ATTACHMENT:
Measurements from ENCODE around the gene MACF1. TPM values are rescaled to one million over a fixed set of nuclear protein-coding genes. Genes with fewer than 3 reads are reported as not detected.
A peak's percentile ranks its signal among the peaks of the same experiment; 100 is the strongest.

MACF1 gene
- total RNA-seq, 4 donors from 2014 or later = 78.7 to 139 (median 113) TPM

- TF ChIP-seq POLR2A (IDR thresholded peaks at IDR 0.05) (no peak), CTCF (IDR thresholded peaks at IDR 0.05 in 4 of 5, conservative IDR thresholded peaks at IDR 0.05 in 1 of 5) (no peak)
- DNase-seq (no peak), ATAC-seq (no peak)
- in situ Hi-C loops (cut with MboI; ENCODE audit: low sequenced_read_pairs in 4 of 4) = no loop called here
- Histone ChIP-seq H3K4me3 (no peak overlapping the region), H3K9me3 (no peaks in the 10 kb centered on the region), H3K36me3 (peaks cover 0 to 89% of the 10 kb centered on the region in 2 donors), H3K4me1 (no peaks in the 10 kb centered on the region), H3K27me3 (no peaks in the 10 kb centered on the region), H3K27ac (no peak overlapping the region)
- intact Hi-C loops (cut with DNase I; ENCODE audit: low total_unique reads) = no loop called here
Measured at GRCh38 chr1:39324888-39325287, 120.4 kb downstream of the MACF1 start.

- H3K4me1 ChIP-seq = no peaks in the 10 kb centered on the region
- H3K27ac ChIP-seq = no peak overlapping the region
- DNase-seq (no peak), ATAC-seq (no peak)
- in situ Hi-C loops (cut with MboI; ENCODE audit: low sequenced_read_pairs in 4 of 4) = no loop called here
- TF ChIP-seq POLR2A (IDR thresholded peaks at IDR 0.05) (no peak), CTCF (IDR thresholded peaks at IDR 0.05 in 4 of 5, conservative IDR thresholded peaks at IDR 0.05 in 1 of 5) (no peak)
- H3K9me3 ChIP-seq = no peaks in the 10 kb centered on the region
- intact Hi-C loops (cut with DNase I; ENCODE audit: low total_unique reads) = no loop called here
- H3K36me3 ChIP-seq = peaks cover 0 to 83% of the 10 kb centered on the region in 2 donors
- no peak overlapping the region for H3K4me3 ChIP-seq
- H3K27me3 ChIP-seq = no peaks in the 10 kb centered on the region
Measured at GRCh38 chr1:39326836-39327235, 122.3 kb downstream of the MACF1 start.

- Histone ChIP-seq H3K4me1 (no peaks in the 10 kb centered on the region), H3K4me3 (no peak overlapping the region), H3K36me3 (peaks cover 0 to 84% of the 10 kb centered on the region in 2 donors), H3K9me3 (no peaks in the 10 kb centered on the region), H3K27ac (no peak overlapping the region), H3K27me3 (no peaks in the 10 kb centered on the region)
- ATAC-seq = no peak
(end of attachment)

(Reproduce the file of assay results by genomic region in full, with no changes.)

Measurements from ENCODE around the gene MACF1. TPM values are rescaled to one million over a fixed set of nuclear protein-coding genes. Genes with fewer than 3 reads are reported as not detected.
A peak's percentile ranks its signal among the peaks of the same experiment; 100 is the strongest.

MACF1 gene
- total RNA-seq, 4 donors from 2014 or later = 78.7 to 139 (median 113) TPM

- TF ChIP-seq POLR2A (IDR thresholded peaks at IDR 0.05) (no peak), CTCF (IDR thresholded peaks at IDR 0.05 in 4 of 5, conservative IDR thresholded peaks at IDR 0.05 in 1 of 5) (no peak)
- DNase-seq (no peak), ATAC-seq (no peak)
- in situ Hi-C loops (cut with MboI; ENCODE audit: low sequenced_read_pairs in 4 of 4) = no loop called here
- Histone ChIP-seq H3K4me3 (no peak overlapping the region), H3K9me3 (no peaks in the 10 kb centered on the region), H3K36me3 (peaks cover 0 to 89% of the 10 kb centered on the region in 2 donors), H3K4me1 (no peaks in the 10 kb centered on the region), H3K27me3 (no peaks in the 10 kb centered on the region), H3K27ac (no peak overlapping the region)
- intact Hi-C loops (cut with DNase I; ENCODE audit: low total_unique reads) = no loop called here
Measured at GRCh38 chr1:39324888-39325287, 120.4 kb downstream of the MACF1 start.

- H3K4me1 ChIP-seq = no peaks in the 10 kb centered on the region
- H3K27ac ChIP-seq = no peak overlapping the region
- DNase-seq (no peak), ATAC-seq (no peak)
- in situ Hi-C loops (cut with MboI; ENCODE audit: low sequenced_read_pairs in 4 of 4) = no loop called here
- TF ChIP-seq POLR2A (IDR thresholded peaks at IDR 0.05) (no peak), CTCF (IDR thresholded peaks at IDR 0.05 in 4 of 5, conservative IDR thresholded peaks at IDR 0.05 in 1 of 5) (no peak)
- H3K9me3 ChIP-seq = no peaks in the 10 kb centered on the region
- intact Hi-C loops (cut with DNase I; ENCODE audit: low total_unique reads) = no loop called here
- H3K36me3 ChIP-seq = peaks cover 0 to 83% of the 10 kb centered on the region in 2 donors
- no peak overlapping the region for H3K4me3 ChIP-seq
- H3K27me3 ChIP-seq = no peaks in the 10 kb centered on the region
Measured at GRCh38 chr1:39326836-39327235, 122.3 kb downstream of the MACF1 start.

- Histone ChIP-seq H3K4me1 (no peaks in the 10 kb centered on the region), H3K4me3 (no peak overlapping the region), H3K36me3 (peaks cover 0 to 84% of the 10 kb centered on the region in 2 donors), H3K9me3 (no peaks in the 10 kb centered on the region), H3K27ac (no peak overlapping the region), H3K27me3 (no peaks in the 10 kb centered on the region)
- ATAC-seq = no peak